When it comes to pike fishing, the first thing that comes to people's minds are Rapala’s or Daredevil spoons. Pike taste good, they make a great addition to your photo collection or trophy wall, and they put up a good fight when hooked; so what's not to love about them? Believe it or not, there are more techniques to catching monster pike than trolling or casting for them. Here are some essential tips to help you land your next big northern during the summer:
The location of pike can be found in weeds, deep water, fallen trees, or simply where smaller baitfish hangs out. But I find bays jammed thick with cover, openings to a lake or river, and weeds with a clearing in the middle most successful.
Like I said, when it comes to pike fishing, the first thing that comes to people’s minds is Daredevil spoons or Rapala’s. Those are both legends in the pike lure category, but I find live bait to work very good also. Pike will also take top water lures in the shallows, so when all else fails, bust out the poppers. I personally like to think of the quote “big fish like big lures” so I tend to use the biggest lure I can find when going after pike.
Pike like water temps 65 degrees or lower too, so I always head out in the morning or dawn, because in the middle of the day, the sun has warmed up the shallows opposing from morning or dawn, where the shallows are fairly cold. However medium to smaller sized pike are more tolerant to warm water than the bigger ones. Pike fishing in the spring is also very good for shallow fishing.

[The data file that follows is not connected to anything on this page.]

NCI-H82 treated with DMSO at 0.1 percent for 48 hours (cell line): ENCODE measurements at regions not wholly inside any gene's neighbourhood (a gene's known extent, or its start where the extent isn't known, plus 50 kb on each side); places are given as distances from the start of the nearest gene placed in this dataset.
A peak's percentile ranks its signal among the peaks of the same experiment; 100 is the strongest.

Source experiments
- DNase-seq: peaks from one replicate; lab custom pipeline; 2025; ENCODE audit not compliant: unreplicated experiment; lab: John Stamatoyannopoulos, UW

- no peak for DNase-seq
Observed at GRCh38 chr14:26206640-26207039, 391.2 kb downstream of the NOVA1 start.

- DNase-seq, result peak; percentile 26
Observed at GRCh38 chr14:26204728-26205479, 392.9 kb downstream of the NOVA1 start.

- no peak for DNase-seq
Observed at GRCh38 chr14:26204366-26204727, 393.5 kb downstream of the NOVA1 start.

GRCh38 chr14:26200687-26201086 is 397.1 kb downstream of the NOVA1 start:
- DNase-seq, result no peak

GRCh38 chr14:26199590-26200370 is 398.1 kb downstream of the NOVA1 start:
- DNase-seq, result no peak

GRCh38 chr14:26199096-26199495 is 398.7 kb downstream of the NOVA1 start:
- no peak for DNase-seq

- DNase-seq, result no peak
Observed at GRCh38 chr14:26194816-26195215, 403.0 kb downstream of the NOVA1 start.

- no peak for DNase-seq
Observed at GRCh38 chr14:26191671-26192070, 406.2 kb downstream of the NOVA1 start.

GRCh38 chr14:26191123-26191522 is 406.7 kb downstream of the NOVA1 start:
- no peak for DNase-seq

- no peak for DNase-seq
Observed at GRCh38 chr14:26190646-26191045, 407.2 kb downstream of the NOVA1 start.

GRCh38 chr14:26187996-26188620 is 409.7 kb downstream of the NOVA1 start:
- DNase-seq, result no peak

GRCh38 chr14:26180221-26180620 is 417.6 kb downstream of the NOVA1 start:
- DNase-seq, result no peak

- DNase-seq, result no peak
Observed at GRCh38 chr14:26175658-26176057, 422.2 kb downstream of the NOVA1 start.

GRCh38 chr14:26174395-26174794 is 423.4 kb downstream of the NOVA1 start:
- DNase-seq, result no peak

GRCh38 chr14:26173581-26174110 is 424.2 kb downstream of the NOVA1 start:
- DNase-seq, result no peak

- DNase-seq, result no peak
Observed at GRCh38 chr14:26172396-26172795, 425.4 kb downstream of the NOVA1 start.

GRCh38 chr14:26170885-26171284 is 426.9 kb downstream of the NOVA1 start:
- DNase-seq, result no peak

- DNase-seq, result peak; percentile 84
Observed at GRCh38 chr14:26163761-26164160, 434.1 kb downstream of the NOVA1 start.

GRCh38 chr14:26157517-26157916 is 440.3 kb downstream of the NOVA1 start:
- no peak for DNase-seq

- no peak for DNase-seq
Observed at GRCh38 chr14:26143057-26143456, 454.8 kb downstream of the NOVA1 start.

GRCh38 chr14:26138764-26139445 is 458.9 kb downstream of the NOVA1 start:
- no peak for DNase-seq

How to Set Up a Rod
I setup my pike rod by taking a good rod, 6 to 7 foot and spool it with 8 to 12 pound test line, put a fairly big sized spinning reel on it, and top it all off with a leader.
Many people claim that pike are “too bony”. They are right, the pike are very bony, but that can easily be fixed. My dad and grandpa like to fillet the pike just like any other fish, but then they flip the fillet over and cut around the “Y” bones. When they are done, we end up with two strips of meat; the top one is fatter than the bottom.
There’s not much to pike fishing and certainly, not much on Michigan’s inland lakes fights harder. Make sure to know fishing regulations when going after pike. Most lakes the pike have to be over 24” to keep, but some have a slot system in place, where smaller ones can be kept, but bigger pike need to be released. Also be careful when unhooking pike. You can look at some scars on my fingers to see why!
By Brendan Herbert